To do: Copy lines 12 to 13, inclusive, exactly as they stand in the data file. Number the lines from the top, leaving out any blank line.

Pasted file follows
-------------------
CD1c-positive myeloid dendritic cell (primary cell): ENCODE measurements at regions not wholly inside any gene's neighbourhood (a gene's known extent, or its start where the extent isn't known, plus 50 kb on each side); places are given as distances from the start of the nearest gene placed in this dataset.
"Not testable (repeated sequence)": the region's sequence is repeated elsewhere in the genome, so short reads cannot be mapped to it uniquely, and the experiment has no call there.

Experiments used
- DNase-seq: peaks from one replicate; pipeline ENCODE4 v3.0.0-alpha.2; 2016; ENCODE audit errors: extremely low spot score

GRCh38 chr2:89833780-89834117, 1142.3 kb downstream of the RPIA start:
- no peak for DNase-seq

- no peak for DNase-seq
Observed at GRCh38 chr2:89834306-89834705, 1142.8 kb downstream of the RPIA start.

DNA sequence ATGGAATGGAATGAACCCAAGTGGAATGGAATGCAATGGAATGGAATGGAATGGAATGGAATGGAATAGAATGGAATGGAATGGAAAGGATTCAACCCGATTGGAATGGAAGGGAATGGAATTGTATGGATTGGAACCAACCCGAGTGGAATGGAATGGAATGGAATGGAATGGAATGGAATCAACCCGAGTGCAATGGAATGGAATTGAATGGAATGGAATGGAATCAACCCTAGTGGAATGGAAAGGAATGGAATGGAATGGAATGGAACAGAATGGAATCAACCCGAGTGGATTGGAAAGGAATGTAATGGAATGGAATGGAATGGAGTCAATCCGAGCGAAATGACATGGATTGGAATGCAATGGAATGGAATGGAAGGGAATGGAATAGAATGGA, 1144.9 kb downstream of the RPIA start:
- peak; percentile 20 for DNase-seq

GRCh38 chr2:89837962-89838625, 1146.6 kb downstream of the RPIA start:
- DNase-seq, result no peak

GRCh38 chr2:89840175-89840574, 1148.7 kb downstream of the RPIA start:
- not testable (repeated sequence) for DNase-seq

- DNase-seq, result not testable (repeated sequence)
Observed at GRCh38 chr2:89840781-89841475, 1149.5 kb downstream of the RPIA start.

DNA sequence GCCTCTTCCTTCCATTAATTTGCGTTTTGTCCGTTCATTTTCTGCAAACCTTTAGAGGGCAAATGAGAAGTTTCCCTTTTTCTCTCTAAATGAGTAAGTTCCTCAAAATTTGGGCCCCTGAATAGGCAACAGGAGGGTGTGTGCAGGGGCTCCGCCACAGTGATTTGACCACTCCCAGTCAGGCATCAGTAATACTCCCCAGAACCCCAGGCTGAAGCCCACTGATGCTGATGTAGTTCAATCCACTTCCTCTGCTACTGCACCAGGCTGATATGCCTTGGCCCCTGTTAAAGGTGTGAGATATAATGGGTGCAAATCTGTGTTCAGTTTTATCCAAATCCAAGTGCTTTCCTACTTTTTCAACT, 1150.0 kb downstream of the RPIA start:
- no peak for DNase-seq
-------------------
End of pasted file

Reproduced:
- DNase-seq, result no peak

GRCh38 chr2:89840175-89840574, 1148.7 kb downstream of the RPIA start: